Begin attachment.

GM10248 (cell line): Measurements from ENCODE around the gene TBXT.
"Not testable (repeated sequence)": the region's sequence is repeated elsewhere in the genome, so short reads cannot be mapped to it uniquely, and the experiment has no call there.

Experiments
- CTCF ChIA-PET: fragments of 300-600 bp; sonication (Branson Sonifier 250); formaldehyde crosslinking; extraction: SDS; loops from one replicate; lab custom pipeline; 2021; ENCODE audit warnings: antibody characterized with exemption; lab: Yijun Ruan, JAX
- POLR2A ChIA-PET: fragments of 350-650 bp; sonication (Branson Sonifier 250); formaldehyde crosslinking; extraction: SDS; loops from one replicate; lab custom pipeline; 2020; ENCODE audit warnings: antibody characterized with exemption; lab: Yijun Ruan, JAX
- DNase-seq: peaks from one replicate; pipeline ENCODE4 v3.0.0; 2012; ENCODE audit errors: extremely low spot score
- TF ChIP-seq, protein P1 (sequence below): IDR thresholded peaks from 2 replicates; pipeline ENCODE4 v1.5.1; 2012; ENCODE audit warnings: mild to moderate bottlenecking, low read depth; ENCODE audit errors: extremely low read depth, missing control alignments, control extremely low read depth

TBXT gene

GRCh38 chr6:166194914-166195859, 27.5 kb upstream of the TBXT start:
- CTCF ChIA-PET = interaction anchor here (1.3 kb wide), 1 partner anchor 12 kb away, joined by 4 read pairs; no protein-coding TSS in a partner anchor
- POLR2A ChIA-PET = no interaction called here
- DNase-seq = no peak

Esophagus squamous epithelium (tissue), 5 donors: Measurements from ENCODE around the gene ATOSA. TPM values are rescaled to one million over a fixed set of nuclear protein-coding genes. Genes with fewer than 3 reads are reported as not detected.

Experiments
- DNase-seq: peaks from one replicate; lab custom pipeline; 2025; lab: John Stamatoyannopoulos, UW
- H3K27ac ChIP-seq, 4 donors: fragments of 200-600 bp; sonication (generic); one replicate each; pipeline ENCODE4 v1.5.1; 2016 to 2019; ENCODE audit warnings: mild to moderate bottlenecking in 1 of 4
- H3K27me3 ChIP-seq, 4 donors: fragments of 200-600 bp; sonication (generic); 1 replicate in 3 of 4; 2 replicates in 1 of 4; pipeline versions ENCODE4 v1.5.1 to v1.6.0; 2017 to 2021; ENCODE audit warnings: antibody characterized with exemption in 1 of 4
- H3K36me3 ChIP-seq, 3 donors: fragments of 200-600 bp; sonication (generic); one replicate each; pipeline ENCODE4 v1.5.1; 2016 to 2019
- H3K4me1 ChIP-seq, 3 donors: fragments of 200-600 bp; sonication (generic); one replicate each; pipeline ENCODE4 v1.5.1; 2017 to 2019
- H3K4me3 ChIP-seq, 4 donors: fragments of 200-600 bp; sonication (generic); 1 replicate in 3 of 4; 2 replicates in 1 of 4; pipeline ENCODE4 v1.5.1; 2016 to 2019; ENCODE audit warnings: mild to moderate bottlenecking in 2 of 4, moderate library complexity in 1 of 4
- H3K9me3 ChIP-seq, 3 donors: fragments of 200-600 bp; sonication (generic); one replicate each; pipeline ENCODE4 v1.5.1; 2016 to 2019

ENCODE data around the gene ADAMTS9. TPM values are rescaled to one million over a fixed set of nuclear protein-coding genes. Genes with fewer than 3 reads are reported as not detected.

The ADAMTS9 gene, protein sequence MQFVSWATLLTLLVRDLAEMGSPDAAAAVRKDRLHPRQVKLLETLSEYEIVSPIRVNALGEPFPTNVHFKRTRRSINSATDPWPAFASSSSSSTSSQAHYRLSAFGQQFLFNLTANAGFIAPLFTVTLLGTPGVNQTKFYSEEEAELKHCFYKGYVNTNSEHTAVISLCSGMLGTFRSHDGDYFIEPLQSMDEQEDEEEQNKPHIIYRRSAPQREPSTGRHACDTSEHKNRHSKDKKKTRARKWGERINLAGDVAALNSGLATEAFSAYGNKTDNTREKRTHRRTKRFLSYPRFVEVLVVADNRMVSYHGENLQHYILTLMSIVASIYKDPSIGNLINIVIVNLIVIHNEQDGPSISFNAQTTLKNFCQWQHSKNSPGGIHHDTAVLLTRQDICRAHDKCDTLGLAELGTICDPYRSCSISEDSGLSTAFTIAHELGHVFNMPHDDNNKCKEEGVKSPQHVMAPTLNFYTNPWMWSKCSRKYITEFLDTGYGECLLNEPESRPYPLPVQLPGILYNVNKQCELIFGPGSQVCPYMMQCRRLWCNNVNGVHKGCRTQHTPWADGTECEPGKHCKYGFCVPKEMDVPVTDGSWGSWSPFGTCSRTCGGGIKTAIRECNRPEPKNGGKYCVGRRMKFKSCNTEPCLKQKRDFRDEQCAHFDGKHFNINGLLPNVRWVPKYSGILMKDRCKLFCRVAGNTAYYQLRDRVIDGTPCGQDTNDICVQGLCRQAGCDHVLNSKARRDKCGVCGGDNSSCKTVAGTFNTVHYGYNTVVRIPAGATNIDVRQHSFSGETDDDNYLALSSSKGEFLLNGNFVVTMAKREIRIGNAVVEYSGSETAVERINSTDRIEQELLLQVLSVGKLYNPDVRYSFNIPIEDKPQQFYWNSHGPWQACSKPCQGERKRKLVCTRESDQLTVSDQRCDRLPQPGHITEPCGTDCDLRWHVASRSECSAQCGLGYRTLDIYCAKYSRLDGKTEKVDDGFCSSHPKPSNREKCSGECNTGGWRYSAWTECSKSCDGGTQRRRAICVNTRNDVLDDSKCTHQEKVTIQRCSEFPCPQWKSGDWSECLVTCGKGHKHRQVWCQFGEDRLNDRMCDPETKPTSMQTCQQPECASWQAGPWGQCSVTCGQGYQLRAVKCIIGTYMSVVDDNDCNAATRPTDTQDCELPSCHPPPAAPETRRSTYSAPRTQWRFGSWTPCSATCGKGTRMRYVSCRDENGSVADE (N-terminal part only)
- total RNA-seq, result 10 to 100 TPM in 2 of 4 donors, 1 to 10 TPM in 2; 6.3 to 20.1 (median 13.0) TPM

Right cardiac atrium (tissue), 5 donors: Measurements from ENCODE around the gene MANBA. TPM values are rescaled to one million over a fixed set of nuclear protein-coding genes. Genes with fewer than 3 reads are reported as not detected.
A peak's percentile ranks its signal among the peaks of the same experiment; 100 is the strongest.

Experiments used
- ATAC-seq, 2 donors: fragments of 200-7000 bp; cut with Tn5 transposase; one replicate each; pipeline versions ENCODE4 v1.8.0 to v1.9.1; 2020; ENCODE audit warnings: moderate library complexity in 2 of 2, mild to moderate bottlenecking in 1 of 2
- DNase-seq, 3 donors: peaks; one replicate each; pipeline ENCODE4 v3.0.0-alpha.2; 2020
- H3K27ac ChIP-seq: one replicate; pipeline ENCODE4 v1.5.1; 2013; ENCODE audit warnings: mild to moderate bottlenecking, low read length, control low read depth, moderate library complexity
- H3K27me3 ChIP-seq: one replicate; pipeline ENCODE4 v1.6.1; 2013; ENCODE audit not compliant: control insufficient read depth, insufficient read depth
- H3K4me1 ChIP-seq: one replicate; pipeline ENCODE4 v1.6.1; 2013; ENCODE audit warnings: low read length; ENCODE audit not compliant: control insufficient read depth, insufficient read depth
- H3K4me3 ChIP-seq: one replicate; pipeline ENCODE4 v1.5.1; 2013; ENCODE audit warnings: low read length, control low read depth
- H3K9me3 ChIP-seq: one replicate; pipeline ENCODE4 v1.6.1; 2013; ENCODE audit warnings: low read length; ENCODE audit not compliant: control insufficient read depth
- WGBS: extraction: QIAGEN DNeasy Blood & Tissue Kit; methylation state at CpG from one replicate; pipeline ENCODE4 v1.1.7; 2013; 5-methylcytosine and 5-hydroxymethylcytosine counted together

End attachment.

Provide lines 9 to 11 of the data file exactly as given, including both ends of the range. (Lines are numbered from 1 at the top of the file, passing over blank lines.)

GRCh38 chr6:166194914-166195859, 27.5 kb upstream of the TBXT start:
- CTCF ChIA-PET = interaction anchor here (1.3 kb wide), 1 partner anchor 12 kb away, joined by 4 read pairs; no protein-coding TSS in a partner anchor
- POLR2A ChIA-PET = no interaction called here